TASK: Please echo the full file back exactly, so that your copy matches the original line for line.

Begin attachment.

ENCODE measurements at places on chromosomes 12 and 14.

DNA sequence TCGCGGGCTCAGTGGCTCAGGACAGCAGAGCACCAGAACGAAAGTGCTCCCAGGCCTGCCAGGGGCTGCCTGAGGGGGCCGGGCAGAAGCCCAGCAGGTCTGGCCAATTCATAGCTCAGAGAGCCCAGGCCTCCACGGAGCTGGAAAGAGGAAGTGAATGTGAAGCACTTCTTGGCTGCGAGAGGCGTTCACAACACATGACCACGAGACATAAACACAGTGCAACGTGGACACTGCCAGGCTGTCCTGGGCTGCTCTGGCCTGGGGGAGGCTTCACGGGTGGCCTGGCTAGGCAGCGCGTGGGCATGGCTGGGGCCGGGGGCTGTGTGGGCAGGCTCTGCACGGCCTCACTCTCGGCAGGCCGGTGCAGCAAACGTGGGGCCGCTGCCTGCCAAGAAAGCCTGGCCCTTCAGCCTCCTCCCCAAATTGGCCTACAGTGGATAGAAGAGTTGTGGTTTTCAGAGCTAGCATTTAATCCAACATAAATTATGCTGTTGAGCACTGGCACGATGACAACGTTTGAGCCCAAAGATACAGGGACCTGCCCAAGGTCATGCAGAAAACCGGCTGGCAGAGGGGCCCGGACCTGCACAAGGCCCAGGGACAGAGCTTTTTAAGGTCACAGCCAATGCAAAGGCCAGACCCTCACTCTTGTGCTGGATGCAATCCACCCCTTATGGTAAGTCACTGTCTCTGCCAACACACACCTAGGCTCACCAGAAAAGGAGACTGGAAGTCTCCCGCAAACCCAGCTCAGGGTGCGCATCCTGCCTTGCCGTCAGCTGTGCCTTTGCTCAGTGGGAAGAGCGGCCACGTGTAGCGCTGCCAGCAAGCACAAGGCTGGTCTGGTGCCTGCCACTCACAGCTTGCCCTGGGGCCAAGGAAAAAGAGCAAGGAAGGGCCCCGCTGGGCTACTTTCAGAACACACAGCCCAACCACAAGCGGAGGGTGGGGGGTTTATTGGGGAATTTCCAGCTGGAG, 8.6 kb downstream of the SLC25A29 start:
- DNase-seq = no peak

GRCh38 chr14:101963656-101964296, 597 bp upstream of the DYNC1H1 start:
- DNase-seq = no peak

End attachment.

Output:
ENCODE measurements at places on chromosomes 12 and 14.

DNA sequence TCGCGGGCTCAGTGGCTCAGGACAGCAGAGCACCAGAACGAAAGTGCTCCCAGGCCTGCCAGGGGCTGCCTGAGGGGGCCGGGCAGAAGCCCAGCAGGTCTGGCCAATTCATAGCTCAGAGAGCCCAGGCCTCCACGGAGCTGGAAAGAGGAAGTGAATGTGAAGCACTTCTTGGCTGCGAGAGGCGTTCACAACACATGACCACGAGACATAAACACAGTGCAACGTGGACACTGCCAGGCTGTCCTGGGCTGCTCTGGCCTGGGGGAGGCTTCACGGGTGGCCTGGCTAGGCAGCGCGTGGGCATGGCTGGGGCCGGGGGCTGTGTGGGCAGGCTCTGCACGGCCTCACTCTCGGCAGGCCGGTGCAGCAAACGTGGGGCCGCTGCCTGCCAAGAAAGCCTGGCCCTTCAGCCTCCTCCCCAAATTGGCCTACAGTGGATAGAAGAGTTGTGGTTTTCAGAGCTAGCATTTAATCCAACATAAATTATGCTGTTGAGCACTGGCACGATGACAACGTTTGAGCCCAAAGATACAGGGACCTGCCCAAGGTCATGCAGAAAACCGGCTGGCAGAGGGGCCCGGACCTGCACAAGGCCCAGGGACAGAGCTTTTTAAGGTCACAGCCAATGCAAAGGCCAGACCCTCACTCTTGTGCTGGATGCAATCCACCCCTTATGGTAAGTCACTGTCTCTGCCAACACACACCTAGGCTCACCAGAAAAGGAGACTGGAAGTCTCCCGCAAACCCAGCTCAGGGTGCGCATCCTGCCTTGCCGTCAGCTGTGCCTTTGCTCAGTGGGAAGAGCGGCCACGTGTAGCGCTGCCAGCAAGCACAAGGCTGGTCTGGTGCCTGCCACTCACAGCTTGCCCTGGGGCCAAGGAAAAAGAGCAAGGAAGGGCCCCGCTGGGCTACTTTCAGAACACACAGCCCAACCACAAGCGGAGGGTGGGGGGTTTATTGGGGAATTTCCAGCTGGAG, 8.6 kb downstream of the SLC25A29 start:
- DNase-seq = no peak

GRCh38 chr14:101963656-101964296, 597 bp upstream of the DYNC1H1 start:
- DNase-seq = no peak